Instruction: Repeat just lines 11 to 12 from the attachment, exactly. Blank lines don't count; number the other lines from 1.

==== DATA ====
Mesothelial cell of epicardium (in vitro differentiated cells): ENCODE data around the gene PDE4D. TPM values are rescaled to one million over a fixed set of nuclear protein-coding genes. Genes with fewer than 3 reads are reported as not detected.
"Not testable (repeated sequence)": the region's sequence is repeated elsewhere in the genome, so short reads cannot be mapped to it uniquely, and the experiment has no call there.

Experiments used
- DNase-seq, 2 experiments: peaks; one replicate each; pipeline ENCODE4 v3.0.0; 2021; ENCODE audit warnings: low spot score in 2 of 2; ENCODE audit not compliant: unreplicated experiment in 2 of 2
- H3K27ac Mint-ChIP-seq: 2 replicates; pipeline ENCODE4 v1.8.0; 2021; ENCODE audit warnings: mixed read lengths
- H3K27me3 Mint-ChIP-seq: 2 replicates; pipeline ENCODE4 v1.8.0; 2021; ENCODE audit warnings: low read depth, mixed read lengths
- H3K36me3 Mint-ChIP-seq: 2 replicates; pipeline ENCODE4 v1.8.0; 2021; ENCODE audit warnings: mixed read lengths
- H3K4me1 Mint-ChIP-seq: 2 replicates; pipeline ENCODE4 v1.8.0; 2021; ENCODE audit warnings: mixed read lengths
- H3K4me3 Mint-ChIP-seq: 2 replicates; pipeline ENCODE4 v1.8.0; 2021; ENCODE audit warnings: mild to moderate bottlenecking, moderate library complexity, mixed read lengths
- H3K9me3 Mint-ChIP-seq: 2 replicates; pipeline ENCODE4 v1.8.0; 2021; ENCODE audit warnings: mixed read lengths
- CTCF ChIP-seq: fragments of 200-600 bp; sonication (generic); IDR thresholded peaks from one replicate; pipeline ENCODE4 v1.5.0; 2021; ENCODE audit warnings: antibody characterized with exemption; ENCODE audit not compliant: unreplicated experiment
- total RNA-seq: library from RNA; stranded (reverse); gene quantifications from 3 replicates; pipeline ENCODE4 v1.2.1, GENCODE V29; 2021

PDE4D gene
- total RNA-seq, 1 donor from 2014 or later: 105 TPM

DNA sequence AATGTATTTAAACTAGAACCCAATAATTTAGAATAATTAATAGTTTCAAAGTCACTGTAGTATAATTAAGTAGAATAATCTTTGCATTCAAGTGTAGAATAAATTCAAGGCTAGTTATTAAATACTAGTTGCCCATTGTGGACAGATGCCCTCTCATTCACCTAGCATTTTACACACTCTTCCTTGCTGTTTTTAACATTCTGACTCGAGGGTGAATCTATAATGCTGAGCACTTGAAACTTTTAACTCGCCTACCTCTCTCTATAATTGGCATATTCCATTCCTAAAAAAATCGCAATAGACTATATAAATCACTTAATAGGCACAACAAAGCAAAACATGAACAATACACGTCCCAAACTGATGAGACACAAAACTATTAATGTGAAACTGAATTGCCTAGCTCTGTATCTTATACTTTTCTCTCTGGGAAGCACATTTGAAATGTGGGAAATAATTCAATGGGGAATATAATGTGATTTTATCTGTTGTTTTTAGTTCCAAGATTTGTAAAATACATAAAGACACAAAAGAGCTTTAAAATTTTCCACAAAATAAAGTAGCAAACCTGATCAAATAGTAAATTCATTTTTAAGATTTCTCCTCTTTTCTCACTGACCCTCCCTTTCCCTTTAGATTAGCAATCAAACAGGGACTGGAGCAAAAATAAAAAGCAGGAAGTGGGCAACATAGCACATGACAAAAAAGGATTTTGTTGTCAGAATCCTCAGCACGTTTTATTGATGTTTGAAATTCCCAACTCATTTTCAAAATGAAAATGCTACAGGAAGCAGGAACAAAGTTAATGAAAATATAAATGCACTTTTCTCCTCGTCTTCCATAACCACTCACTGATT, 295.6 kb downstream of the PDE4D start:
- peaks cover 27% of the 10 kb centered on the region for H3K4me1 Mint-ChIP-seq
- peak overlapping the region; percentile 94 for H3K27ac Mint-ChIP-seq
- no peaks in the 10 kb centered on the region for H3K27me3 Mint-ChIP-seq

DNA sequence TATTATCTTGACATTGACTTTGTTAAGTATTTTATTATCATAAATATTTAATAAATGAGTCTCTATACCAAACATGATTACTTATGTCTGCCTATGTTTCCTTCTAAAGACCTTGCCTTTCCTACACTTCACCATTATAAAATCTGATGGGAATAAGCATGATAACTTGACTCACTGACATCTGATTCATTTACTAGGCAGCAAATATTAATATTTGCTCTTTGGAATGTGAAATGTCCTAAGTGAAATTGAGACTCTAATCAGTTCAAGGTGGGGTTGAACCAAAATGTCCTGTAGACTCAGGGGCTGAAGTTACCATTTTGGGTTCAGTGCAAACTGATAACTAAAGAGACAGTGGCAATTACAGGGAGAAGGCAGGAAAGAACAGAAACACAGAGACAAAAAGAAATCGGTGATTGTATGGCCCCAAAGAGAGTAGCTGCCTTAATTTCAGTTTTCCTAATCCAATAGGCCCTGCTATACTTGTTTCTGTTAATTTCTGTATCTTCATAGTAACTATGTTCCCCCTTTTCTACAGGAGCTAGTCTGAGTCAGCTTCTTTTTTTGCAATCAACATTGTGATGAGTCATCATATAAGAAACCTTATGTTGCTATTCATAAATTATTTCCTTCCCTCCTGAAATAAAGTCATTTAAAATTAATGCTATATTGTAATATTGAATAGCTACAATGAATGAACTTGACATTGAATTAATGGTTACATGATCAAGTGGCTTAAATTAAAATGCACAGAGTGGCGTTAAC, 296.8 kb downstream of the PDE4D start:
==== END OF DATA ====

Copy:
- CTCF ChIP-seq: fragments of 200-600 bp; sonication (generic); IDR thresholded peaks from one replicate; pipeline ENCODE4 v1.5.0; 2021; ENCODE audit warnings: antibody characterized with exemption; ENCODE audit not compliant: unreplicated experiment
- total RNA-seq: library from RNA; stranded (reverse); gene quantifications from 3 replicates; pipeline ENCODE4 v1.2.1, GENCODE V29; 2021